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Hank Cochran

• Hank Cochran

To the world outside Nashville, the men and women who actually pen those country radio mega-hits are at best a shadowy presence--ghostwriters hovering invisibly behind the stars. Within Nashville, however, some of these writers enjoy a respect bordering on reverence. Writers like the late, great Harlan Howard who penned "I Fall To Pieces" (a hit for Patsy Cline, for those of you who have been living in a cave) and his co-writer on that song, Hank Cochran. The Heart Of Hank: The Monument Sessions, a re-release of sides Cochran cut for Monument between 1962 and 1966, brings attention back to one of country music's greatest contributors, in his guises as writer and recording artist.

Cochran moved to Nashville in 1960 and quickly established himself as a Music Row heavy. In his long career, his songs have been hits for Ray Price, Burl Ives, Jeannie Seely and George Strait, among others. His own recording career was relatively short--he was never as passionate about it as he was about writing. While he covered a couple of Harlan Howard songs and one lesser known Merle Haggard song on the original album, the lion's share of the songs came from his own talented pen and that's where the energy and interest on this recording lie. These are some great country songs. Classic, in the sense that they've got everything you want to hear in the genre--hook, heartache, word play, catchy tunes--and yet still fresh in their subtlety and intelligence. In the dark wailer "I Just Burned A Dream," Cochran gave heartbreak an almost gothic turn as a man waits for the authorities to come for him after he burned down his house: "My heart is as empty / As where our house used to be / You see, I just burned a dream / You once shared with me." Sarcasm cuts deep on "It Couldn't Happen To A Nicer Guy": "You stole the one I love, ain't that true? / But I hear someone just did the same to you / She left you flat without a reason why / Well, it couldn't happen to a nicer guy." There's even a classic almost-spoken tear jerker, "Speak Well Of Me To The Kids." Cochran takes those messy human emotions that are grist for the country song mill and amplifies them, making each song almost an archetype of the genre.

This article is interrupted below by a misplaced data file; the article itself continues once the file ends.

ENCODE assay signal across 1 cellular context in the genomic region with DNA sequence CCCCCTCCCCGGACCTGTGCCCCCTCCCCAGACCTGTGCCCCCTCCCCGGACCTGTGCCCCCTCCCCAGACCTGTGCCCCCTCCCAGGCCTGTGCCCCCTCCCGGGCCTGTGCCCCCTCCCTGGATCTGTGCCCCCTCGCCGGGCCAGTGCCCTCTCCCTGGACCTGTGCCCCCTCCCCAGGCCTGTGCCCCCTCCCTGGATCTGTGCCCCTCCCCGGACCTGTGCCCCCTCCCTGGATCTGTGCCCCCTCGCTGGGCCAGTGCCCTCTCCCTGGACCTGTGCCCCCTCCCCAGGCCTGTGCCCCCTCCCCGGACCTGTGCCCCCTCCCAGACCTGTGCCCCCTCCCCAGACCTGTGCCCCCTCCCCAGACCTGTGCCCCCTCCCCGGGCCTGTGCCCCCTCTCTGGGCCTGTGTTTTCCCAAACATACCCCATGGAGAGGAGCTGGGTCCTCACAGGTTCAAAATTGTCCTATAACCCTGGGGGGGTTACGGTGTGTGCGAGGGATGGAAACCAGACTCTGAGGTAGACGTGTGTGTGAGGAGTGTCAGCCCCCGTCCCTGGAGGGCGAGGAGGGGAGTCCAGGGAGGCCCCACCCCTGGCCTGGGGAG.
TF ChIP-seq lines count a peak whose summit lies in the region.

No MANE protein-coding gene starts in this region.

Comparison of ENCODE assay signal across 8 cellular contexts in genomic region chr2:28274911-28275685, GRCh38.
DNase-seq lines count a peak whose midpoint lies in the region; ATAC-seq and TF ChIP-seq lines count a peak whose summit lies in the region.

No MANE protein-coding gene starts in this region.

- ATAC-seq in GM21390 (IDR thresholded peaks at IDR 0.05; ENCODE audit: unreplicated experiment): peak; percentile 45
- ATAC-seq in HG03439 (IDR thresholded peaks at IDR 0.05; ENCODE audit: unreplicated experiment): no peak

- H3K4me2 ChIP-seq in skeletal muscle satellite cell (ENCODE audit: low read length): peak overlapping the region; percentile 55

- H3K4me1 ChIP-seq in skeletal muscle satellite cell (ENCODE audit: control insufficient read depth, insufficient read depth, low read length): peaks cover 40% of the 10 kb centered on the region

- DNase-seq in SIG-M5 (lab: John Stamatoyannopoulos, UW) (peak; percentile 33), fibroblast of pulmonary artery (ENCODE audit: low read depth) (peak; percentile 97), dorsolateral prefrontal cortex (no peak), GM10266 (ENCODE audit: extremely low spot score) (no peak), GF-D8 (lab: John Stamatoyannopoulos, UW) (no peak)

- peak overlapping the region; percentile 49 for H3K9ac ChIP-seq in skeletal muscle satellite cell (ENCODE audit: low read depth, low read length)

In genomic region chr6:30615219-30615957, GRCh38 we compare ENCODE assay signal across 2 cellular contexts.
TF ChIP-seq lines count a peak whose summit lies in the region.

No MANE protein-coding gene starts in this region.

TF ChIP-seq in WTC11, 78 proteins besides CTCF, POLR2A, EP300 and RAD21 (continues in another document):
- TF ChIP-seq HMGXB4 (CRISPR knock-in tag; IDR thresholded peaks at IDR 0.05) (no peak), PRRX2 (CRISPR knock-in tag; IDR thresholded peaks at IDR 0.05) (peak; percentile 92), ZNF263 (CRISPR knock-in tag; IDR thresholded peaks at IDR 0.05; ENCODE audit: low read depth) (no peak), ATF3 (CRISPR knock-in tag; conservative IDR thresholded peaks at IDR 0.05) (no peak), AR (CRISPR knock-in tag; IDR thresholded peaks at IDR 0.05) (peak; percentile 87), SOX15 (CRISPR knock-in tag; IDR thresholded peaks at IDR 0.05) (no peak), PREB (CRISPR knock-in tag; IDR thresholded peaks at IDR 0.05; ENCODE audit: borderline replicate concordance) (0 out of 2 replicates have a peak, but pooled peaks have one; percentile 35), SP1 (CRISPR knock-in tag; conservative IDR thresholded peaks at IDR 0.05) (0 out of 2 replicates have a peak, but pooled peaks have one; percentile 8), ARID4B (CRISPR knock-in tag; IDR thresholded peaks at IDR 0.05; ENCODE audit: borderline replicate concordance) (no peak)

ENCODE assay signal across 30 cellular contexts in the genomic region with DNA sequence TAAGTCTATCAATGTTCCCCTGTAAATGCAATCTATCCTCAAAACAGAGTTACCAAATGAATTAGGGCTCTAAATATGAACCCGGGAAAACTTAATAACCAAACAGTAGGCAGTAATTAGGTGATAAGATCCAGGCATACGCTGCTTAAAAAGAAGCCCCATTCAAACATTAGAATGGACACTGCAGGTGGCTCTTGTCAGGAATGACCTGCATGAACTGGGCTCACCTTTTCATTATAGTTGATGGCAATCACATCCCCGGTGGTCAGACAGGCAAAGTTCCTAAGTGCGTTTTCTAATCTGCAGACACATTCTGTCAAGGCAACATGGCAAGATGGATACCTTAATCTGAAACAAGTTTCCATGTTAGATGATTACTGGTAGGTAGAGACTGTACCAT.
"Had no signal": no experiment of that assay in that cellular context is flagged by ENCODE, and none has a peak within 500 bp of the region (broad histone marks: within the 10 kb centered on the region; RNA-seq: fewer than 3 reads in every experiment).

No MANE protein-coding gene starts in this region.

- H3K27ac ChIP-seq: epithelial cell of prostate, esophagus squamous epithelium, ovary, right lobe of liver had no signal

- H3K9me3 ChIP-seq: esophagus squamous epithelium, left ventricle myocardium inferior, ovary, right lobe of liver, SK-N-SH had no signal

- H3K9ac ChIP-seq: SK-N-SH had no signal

While Hank Cochran's voice might not have made him a country superstar, his delivery was honest and straightforward and lent a certain vulnerability and charm to his songs. And although The Heart Of Hank may be a record of his foray into the performance end of making country music, there's no doubt where Hank Cochran's heart--and soul--really lie: in the crafting of good and enduring country songs. • Judith Edelman

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